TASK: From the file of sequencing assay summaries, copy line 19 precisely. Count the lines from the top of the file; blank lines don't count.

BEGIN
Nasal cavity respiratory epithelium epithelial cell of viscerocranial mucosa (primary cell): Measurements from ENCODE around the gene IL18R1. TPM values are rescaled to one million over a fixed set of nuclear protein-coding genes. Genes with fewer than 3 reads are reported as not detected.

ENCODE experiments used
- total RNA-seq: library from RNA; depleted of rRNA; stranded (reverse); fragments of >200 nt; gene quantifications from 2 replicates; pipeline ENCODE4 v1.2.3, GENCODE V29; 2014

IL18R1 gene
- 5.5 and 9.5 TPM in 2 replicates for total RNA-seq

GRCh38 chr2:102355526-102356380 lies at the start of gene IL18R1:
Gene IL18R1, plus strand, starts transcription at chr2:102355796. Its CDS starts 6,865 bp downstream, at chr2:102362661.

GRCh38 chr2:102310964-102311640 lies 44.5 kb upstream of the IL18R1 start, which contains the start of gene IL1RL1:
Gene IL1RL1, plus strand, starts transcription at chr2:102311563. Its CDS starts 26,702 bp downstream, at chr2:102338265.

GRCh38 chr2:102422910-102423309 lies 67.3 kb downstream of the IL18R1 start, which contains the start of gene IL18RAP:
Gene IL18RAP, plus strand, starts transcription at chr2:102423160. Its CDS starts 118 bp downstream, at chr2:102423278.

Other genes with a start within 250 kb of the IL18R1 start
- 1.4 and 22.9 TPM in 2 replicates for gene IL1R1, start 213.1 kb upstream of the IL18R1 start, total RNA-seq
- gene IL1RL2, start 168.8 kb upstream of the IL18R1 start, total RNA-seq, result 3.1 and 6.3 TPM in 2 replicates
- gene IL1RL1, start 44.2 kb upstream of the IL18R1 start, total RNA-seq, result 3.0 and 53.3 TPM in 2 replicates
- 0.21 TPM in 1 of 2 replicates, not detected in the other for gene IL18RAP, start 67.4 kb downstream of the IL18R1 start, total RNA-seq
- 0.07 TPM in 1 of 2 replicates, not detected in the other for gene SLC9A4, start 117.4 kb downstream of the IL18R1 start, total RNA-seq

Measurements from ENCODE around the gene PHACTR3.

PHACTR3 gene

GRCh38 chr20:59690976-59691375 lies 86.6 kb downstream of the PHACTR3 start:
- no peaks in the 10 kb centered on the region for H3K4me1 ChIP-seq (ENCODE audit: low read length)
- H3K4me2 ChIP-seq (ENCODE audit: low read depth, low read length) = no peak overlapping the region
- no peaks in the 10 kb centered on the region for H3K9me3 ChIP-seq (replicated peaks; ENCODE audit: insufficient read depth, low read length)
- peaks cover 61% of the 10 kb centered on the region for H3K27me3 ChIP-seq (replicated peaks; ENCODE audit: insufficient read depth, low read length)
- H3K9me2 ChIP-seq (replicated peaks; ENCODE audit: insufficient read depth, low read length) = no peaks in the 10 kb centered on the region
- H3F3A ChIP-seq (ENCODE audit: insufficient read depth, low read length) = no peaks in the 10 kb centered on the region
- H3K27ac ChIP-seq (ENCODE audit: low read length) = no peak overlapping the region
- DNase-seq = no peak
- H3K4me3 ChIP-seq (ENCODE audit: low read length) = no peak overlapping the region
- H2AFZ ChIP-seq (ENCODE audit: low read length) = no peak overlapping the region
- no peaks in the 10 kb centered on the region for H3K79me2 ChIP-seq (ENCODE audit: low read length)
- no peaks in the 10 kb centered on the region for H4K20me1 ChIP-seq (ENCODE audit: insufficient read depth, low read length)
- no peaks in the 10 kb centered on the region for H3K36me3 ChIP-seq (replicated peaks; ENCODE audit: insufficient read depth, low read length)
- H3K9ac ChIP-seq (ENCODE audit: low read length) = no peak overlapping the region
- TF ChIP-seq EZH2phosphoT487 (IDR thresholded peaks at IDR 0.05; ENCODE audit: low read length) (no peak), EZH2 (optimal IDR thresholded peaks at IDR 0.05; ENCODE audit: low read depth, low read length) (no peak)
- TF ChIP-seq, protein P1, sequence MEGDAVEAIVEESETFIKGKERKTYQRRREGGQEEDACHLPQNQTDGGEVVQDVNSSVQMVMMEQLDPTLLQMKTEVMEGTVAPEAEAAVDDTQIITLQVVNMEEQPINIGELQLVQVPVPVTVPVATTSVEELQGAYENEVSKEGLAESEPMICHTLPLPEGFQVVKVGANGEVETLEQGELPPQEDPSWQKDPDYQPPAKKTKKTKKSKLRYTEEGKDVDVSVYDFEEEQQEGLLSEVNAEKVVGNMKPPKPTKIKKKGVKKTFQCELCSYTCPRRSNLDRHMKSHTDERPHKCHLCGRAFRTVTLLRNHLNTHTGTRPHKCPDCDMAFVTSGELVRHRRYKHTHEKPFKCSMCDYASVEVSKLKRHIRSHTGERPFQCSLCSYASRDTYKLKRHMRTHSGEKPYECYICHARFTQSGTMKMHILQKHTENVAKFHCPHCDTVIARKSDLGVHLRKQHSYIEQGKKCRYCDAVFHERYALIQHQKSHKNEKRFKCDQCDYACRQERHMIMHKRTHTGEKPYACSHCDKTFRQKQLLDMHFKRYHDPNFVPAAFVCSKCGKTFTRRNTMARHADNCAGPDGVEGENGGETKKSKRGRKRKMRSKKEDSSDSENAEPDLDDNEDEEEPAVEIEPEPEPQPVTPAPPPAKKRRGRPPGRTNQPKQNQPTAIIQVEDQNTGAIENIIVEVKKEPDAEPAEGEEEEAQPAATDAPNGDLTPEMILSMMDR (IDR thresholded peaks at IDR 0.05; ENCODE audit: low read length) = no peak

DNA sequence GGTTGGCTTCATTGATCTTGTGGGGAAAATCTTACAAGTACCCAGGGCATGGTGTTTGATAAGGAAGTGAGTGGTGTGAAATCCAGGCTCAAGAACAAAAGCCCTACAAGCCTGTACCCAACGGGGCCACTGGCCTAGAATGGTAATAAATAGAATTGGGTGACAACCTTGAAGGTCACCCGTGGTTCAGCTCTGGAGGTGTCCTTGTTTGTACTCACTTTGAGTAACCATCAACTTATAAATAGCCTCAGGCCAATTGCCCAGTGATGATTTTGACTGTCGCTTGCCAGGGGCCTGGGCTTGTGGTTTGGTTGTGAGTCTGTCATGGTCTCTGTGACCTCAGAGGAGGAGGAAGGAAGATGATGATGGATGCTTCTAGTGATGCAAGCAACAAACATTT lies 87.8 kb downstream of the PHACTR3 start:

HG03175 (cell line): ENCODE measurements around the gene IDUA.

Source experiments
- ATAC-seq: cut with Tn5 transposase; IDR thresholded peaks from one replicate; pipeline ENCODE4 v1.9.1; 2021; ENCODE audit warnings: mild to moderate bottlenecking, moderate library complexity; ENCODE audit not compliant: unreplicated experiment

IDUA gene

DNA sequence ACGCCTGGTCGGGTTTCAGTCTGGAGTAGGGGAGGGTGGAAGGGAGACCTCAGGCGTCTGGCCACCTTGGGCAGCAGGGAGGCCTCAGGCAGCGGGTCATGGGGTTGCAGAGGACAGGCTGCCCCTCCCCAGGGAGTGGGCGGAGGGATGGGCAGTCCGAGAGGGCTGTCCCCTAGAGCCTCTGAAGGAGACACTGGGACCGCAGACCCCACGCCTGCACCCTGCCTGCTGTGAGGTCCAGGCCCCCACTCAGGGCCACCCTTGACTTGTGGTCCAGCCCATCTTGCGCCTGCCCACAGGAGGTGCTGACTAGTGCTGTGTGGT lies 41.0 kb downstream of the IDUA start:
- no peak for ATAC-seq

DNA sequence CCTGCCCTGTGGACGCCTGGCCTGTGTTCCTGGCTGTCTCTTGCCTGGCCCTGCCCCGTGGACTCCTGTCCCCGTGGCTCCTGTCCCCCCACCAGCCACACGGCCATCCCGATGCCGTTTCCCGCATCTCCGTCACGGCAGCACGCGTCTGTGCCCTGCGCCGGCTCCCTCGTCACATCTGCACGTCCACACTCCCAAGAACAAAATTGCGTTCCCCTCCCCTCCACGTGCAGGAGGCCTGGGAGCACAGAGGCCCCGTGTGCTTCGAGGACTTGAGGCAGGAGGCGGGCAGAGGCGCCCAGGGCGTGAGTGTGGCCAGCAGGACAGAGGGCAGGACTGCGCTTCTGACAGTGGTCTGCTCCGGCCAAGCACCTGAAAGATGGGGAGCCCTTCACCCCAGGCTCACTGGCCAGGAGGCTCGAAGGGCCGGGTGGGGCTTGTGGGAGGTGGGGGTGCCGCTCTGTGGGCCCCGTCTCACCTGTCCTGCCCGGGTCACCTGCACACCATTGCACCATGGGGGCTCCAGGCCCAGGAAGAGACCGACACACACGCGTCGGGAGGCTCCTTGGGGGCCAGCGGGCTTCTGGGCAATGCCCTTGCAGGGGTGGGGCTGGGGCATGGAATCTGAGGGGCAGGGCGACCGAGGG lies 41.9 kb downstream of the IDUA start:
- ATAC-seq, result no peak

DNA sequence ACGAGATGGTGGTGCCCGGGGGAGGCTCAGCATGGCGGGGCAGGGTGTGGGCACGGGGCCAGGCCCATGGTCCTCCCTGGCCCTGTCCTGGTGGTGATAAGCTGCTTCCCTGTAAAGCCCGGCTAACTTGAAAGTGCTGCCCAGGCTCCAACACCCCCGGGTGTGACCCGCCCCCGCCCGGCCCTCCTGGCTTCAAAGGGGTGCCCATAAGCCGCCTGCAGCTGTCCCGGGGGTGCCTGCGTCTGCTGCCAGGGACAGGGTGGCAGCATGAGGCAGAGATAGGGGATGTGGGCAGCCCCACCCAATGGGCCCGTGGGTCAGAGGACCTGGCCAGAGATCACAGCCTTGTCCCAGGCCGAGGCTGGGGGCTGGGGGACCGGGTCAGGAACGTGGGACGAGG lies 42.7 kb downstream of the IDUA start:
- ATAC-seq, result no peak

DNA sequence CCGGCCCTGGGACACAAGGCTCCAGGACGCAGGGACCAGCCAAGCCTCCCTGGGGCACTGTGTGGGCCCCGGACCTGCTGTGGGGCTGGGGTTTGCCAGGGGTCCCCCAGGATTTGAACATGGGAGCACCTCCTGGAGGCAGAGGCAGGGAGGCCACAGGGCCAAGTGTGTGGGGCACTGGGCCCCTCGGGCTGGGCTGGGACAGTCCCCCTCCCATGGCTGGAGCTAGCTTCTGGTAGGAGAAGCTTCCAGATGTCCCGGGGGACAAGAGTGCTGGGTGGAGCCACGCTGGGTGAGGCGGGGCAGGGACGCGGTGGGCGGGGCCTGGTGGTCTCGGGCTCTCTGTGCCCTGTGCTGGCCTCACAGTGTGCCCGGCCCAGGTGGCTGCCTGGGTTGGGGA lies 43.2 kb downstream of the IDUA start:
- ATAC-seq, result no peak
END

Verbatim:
PHACTR3 gene